Mulpuru also questions the appeal of this technology to millennials. “The digital store is interesting, but way ahead of its time,” she says. Based on her years of analysis of multichannel retail and consumer behavior, Mulpuru says she believes customers aren’t asking for this sort of technology and very few of them will use it.
Pam Danziger, founder of Unity Marketing who studies consumer spending in the luxury space, has a different take. She says affluent, female millennials – whom she calls HENRYs (high earners not rich yet) – may be receptive to the technology. According to her research, about two thirds of these women are shopping in brick-and-mortar stores, and they spend about 20% more time shopping in physical stores than they do online. The key for retailers like Minkoff, Danziger says, will be to integrate the technology in a way that enhances the in-person shopping experience instead of just trying to wow with bells and whistles. “Why go to all the trouble to go to the store,” Danziger asks, “if you can instant-message a sales clerk online from the comfort of your home?”
Rebecca Minkoff says that is precisely what they’re doing — using digital technology to help the retail experience become more personal and personalized. “Now we are helping in a way that is more meaningful,” she says. For instance, when you’re shopping in the L.A. store, if you need to figure out which shirt will go with a pair of pants, one swipe at the magic mirror will tell you what Rebecca advises. “I can be the person they are getting a great recommendation from,” she says. “We’ve never had the designer voice at retail,” her brother chimes in, adding reaction from consumers has been “great.”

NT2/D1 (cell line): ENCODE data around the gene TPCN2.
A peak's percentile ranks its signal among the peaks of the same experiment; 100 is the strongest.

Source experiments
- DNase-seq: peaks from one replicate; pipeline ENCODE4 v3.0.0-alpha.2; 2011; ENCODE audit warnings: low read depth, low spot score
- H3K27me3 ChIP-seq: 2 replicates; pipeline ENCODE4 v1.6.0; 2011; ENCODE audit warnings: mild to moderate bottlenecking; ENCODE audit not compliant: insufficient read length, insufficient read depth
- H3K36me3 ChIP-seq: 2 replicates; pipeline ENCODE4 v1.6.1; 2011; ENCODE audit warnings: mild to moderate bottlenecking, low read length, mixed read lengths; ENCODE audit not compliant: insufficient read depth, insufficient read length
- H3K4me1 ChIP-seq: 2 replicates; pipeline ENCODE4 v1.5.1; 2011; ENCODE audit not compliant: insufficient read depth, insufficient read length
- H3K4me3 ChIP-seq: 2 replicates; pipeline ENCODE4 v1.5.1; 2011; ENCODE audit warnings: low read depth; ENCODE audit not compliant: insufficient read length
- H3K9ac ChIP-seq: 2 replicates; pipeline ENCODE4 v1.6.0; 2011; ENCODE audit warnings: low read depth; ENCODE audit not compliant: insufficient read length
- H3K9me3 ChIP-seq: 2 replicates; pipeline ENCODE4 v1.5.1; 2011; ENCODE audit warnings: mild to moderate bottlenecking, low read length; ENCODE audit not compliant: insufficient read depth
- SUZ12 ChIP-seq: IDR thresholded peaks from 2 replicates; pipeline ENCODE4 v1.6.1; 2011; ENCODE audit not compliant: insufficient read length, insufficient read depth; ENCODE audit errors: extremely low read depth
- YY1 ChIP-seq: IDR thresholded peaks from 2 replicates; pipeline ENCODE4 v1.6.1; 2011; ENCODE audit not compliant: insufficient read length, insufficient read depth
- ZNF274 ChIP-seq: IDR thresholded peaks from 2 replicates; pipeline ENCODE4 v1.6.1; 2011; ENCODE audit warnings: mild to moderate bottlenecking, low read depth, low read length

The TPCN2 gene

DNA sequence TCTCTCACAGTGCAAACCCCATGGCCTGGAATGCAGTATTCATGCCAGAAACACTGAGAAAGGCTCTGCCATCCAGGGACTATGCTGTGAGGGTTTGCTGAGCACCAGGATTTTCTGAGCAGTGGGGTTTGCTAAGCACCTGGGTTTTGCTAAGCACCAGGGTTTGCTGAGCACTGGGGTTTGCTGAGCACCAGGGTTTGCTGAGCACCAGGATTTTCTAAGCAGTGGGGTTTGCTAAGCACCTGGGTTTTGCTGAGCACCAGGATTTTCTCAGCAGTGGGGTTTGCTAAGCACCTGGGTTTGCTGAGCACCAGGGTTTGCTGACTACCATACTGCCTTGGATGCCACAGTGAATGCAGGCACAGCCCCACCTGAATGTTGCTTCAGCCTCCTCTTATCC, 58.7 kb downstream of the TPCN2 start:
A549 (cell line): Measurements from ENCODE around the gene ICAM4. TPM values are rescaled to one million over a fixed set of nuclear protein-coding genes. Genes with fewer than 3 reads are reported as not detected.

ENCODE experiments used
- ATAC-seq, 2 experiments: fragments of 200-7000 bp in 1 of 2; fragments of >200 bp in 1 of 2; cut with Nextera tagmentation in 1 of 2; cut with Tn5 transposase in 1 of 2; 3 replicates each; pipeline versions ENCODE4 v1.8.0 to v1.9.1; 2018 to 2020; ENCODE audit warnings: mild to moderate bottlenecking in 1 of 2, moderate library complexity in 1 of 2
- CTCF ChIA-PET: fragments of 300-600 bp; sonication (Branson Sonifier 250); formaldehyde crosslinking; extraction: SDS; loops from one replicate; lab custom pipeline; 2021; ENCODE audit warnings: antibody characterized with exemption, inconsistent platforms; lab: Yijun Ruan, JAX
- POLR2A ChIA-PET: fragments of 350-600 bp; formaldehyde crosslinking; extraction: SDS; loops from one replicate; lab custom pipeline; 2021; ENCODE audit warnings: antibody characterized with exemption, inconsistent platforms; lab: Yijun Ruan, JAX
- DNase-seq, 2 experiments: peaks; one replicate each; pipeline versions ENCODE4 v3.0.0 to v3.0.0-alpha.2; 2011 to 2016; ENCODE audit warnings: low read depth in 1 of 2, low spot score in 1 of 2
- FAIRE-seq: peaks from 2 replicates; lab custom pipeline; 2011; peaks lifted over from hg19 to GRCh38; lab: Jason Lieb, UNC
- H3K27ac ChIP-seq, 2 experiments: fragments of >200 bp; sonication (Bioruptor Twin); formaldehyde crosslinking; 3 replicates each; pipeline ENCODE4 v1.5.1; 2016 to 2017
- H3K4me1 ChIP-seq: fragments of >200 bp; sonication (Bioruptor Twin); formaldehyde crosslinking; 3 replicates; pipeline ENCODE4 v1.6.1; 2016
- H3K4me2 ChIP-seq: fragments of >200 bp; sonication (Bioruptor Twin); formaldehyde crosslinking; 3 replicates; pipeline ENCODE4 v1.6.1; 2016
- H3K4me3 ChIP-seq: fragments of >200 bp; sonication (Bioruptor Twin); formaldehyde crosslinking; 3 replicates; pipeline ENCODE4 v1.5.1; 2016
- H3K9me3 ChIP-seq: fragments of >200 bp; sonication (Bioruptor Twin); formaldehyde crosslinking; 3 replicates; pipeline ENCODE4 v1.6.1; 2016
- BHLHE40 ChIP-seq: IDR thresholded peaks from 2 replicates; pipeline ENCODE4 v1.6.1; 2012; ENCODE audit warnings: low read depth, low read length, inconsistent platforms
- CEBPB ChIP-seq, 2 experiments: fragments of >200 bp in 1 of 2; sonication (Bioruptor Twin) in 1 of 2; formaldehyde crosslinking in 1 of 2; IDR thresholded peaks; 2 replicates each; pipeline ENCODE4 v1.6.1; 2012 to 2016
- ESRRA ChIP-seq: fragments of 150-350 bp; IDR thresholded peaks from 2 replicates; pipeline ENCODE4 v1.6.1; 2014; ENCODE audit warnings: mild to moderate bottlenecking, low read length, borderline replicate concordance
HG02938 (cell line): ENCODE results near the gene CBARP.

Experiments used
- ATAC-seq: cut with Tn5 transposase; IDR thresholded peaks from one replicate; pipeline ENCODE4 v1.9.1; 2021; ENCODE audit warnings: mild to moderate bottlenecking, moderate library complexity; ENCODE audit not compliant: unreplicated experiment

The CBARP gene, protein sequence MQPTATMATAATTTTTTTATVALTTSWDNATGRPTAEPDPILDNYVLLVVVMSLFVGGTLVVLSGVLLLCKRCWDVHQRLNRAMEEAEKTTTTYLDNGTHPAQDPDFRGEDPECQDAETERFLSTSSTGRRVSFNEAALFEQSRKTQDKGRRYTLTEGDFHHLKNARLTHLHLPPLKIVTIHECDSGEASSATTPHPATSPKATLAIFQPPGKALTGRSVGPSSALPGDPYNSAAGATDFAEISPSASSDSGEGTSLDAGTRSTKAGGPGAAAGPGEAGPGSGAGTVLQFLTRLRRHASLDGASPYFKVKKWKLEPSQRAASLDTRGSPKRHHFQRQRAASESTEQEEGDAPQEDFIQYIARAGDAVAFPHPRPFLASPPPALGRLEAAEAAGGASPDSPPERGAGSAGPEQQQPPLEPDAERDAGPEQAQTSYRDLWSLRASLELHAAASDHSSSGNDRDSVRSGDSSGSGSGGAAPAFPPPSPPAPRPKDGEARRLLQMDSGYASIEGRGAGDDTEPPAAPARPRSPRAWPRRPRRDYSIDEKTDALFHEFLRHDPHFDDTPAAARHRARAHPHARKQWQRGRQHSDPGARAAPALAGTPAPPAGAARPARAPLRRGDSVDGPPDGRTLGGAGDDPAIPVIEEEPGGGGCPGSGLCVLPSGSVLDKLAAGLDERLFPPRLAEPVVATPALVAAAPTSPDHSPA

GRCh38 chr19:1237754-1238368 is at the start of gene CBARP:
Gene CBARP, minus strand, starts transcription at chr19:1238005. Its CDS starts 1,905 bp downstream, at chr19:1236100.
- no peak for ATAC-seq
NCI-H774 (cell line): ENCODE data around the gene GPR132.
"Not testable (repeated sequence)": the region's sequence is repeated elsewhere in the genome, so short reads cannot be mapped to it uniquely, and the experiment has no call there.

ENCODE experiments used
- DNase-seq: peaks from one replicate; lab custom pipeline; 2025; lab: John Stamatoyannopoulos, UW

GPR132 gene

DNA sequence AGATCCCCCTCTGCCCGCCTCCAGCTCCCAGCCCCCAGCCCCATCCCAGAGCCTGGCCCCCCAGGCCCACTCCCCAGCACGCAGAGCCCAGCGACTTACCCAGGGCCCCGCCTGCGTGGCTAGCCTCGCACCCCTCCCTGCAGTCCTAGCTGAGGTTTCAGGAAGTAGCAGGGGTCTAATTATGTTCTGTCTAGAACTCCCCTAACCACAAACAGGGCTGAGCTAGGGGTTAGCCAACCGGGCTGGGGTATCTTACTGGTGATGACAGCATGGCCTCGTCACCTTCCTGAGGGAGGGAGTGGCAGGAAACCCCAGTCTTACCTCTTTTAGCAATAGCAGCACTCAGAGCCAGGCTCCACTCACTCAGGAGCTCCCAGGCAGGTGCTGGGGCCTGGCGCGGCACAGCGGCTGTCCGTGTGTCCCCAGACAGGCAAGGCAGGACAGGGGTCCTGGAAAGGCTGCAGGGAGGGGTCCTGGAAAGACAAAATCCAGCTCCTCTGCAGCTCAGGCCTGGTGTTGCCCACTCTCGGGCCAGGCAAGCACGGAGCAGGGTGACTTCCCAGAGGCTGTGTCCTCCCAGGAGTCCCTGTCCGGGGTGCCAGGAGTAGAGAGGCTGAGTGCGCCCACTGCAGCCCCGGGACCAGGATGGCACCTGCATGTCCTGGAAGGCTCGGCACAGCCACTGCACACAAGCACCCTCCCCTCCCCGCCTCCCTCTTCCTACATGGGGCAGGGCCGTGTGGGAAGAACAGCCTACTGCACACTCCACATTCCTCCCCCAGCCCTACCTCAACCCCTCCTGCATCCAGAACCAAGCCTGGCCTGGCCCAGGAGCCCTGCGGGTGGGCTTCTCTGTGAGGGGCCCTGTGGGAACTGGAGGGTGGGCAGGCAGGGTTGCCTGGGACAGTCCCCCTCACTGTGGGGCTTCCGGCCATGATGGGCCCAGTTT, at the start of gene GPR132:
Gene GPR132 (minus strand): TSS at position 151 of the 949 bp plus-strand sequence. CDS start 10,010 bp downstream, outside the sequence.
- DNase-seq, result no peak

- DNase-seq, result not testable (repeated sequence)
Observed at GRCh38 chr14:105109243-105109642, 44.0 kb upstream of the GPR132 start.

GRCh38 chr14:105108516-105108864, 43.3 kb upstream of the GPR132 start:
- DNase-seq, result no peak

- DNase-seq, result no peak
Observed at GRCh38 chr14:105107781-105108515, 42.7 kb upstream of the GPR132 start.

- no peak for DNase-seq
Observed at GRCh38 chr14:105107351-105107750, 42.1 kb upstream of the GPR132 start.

He also says that the “stylists” – which is what Uri and Rebecca call the sales associates– are excited about the possibilities. Now, sales staff can know exactly what customers are trying on in the dressing room – down to the size and color – and they can make better recommendations as a result.
And both Minkoffs say they understand what millennials are looking for in the retail experience: they either want to shop anonymously, as they do online, or they want to be pampered and treated like a VIP. With the technology, Uri says, the salesperson can do either. “It allows [sales staff] to let the customer lead instead of having a random conversation about music or hobbies,” to get a sense of their preferences, he observes. “They are able to see a person’s style based on what they pick, on their first move [in the store].”
Mulpuru, however, contends that in the end, it’s about the product, not just the process. “What is successful is making sure that you have the products that people want to buy and if you don’t, that you help your shoppers find those items so you don’t lose a sale,” she says, “That is more important than just about anything.”
Uri Minkoff says he is confident that his sister’s creative design muscle will continue to churn out collections that captivate customers. So he’s focused on perfecting the shopping experience. Hinting that they are about to unveil two new technological innovations to stores in the next six months, he says, “There is a whole laundry list of unpleasant things we are hoping to solve.”
Lydia Dishman is a business journalist covering the intersection of technology, commerce, and innovation. She is a regular contributor to Fast Company and has written for CBS Moneywatch, Entrepreneur, Forbes, Popular Science, and the New York Times, among others.